‘Wonder Woman’ Director Unloads on James Cameron: ‘There Is No Right Kind of Powerful Woman’
Wonder Women director Patty Jenkins issued a scalding rebuke of James Cameron on Thursday after the Avatar and Titanic director suggested that the summer’s No. 1 film was a “step backwards” for women in Hollywood.
“James Cameron’s inability to understand what Wonder Woman is, or stands for, to women all over the world is unsurprising as, though he is a great filmmaker, he is not a woman,” she wrote on Twitter.
Jenkins’ response came after Cameron insinuated that Wonder Woman—a woman-directed action movie featuring a female superhero—doesn’t signify progress for women because its lead is “an objectified icon.” He told The Guardian that “the self-congratulatory back-patting Hollywood’s been doing over Wonder Woman” is misguided.
“[I]t’s just male Hollywood doing the same old thing,” he said.
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He compared Wonder Woman, played by Gal Gadot, to the character of Sarah Connor from his own film Terminator 2. “Sarah Connor was not a beauty icon. She was strong, she was troubled, she was a terrible mother, and she earned the respect of the audience through pure grit. And to me, [the benefit of characters like Sarah] is so obvious. I mean, half the audience is female!”
Jenkins responded to that point specifically, writing, “If women have to always be hard, tough, and troubled to be strong, and we aren’t free to be multidimensional or celebrate an icon of women everywhere because she is attractive and loving, then we haven’t come very far.” She continued: “I believe women can and should be EVERYTHING just like male lead characters should be. There is no right and wrong kind of powerful woman. And the massive female audience who made the film a hit it is, can surely choose and judge their own icons of progress.”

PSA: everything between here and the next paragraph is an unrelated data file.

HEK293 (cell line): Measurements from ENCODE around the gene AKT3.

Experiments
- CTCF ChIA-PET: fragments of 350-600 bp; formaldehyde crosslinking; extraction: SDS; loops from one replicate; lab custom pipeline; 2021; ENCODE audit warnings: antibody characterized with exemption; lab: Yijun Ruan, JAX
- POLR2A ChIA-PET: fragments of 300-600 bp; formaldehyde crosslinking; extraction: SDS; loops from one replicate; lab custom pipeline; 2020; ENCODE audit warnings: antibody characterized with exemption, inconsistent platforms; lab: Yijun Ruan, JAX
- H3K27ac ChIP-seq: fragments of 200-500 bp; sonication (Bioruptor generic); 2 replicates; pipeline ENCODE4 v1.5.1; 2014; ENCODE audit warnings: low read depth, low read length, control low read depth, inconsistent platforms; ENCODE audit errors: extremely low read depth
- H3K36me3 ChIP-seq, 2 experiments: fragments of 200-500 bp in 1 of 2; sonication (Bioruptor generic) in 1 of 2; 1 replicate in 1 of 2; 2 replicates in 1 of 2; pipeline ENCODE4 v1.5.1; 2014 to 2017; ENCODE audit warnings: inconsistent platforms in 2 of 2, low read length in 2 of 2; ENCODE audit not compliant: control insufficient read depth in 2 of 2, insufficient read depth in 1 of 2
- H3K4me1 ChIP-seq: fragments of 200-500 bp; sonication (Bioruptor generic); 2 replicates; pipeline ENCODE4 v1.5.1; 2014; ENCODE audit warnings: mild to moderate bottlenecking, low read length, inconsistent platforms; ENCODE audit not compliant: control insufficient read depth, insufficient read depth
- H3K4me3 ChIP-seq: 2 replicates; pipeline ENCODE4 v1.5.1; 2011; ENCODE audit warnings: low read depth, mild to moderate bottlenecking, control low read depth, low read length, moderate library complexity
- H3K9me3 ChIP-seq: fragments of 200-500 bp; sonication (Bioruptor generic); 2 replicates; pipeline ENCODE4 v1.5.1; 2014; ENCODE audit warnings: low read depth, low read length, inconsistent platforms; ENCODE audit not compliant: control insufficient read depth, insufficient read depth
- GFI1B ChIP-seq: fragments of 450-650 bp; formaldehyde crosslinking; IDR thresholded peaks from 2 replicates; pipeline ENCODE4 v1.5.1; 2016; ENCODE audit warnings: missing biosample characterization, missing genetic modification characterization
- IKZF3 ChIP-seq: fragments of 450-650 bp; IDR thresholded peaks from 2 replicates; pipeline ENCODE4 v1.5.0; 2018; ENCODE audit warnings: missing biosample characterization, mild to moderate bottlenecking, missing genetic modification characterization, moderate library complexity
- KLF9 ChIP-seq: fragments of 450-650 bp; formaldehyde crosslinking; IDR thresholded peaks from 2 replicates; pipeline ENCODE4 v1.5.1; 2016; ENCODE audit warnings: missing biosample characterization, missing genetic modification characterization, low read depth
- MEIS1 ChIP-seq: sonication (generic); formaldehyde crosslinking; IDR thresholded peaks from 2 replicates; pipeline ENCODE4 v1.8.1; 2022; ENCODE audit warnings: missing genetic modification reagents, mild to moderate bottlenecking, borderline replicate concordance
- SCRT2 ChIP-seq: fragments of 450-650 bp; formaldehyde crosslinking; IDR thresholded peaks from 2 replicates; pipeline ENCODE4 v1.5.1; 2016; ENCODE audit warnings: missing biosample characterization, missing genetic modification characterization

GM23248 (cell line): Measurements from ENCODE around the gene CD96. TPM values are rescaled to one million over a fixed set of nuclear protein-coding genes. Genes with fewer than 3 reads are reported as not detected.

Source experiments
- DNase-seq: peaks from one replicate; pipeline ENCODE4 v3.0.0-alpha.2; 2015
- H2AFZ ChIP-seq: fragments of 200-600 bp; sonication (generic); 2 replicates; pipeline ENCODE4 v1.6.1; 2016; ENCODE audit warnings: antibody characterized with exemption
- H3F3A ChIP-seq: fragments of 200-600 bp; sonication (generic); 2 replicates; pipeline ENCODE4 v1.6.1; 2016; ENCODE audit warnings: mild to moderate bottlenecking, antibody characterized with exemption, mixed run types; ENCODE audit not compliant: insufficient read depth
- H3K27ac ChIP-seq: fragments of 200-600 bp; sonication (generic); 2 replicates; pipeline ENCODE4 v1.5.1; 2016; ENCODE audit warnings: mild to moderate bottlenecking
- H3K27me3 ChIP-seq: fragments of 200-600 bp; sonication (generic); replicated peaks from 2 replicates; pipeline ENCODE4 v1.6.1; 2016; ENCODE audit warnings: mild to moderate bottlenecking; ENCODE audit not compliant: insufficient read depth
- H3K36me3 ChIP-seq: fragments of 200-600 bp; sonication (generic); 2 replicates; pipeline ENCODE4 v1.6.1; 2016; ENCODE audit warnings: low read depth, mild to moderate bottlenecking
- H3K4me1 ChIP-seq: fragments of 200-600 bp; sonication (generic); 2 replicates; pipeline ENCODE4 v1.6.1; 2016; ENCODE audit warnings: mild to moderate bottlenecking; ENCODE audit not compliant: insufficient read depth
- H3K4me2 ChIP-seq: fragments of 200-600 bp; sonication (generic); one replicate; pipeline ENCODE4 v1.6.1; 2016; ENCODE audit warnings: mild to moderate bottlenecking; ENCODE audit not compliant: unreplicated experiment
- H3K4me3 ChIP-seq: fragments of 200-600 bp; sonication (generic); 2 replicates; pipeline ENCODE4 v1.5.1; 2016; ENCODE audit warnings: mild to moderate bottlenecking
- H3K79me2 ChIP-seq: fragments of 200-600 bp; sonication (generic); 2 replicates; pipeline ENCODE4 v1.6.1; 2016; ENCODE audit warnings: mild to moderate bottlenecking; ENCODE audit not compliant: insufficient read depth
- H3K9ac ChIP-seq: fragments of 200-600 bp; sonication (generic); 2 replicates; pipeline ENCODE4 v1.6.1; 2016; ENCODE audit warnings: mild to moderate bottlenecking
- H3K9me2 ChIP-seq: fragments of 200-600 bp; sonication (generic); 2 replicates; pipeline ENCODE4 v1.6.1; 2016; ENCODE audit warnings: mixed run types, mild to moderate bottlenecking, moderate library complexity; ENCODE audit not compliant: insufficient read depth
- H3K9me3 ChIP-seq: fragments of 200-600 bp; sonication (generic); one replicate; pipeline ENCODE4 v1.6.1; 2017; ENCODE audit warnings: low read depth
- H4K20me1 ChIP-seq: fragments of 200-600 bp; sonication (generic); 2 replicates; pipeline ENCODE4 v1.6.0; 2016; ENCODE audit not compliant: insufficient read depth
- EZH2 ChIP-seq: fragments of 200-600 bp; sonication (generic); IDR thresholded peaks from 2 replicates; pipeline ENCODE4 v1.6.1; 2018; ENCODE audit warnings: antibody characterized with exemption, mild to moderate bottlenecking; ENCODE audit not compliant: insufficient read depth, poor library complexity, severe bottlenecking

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Indeed, movie-goers have flocked to the film. With nearly $800 million in ticket sales worldwide, it’s the summer’s No. 1 film and the highest-grossing live-action film ever directed by a woman. Whether it’s a feminist feat or more of the same from male-dominated Hollywood has been hotly debated all over the Internet.
But beyond debating the merits of the film itself, Cameron’s remarks repeat the argument that being a “beauty icon” is somehow incompatible with being feminist—a suggestion that many women forcefully resist.
Actress Emma Watson did so rather bluntly when a near-topless photo of her in Vanity Fair in March led critics to question her commitment to feminism and call Watson, an outspoken advocate of gender equality and founder of the UN’s HeForShe campaign, a hypocrite.
“Feminism is about having a choice,” she said at the time. “It’s not a stick with which to beat [women.] It’s about freedom, it’s about liberation, it’s about equality. I really don’t know what my [breasts] have to do with it.”